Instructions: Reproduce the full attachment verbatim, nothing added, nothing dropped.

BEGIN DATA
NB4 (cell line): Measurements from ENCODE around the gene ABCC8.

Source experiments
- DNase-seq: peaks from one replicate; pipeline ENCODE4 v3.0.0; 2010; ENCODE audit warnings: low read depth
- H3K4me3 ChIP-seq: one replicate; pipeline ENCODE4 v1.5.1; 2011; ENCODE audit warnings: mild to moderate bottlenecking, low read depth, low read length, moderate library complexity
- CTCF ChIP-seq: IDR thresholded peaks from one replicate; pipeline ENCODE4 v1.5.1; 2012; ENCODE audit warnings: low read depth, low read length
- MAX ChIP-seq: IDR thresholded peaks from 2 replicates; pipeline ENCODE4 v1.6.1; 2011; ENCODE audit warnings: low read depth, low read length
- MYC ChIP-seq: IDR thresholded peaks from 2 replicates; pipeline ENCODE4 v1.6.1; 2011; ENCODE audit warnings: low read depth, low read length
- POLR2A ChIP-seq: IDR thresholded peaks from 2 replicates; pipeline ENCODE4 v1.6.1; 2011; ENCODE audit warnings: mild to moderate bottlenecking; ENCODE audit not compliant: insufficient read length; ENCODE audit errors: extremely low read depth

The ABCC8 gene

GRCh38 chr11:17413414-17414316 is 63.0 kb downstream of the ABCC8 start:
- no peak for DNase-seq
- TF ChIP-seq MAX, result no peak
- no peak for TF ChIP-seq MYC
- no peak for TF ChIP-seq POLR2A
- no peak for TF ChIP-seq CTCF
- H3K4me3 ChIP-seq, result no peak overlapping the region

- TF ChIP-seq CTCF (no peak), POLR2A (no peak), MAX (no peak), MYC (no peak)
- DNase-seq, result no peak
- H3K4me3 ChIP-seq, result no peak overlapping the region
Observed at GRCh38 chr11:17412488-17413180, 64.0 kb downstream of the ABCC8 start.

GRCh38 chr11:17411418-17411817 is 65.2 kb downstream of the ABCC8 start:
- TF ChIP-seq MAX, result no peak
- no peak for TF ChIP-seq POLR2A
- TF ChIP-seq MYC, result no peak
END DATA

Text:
NB4 (cell line): Measurements from ENCODE around the gene ABCC8.

Source experiments
- DNase-seq: peaks from one replicate; pipeline ENCODE4 v3.0.0; 2010; ENCODE audit warnings: low read depth
- H3K4me3 ChIP-seq: one replicate; pipeline ENCODE4 v1.5.1; 2011; ENCODE audit warnings: mild to moderate bottlenecking, low read depth, low read length, moderate library complexity
- CTCF ChIP-seq: IDR thresholded peaks from one replicate; pipeline ENCODE4 v1.5.1; 2012; ENCODE audit warnings: low read depth, low read length
- MAX ChIP-seq: IDR thresholded peaks from 2 replicates; pipeline ENCODE4 v1.6.1; 2011; ENCODE audit warnings: low read depth, low read length
- MYC ChIP-seq: IDR thresholded peaks from 2 replicates; pipeline ENCODE4 v1.6.1; 2011; ENCODE audit warnings: low read depth, low read length
- POLR2A ChIP-seq: IDR thresholded peaks from 2 replicates; pipeline ENCODE4 v1.6.1; 2011; ENCODE audit warnings: mild to moderate bottlenecking; ENCODE audit not compliant: insufficient read length; ENCODE audit errors: extremely low read depth

The ABCC8 gene

GRCh38 chr11:17413414-17414316 is 63.0 kb downstream of the ABCC8 start:
- no peak for DNase-seq
- TF ChIP-seq MAX, result no peak
- no peak for TF ChIP-seq MYC
- no peak for TF ChIP-seq POLR2A
- no peak for TF ChIP-seq CTCF
- H3K4me3 ChIP-seq, result no peak overlapping the region

- TF ChIP-seq CTCF (no peak), POLR2A (no peak), MAX (no peak), MYC (no peak)
- DNase-seq, result no peak
- H3K4me3 ChIP-seq, result no peak overlapping the region
Observed at GRCh38 chr11:17412488-17413180, 64.0 kb downstream of the ABCC8 start.

GRCh38 chr11:17411418-17411817 is 65.2 kb downstream of the ABCC8 start:
- TF ChIP-seq MAX, result no peak
- no peak for TF ChIP-seq POLR2A
- TF ChIP-seq MYC, result no peak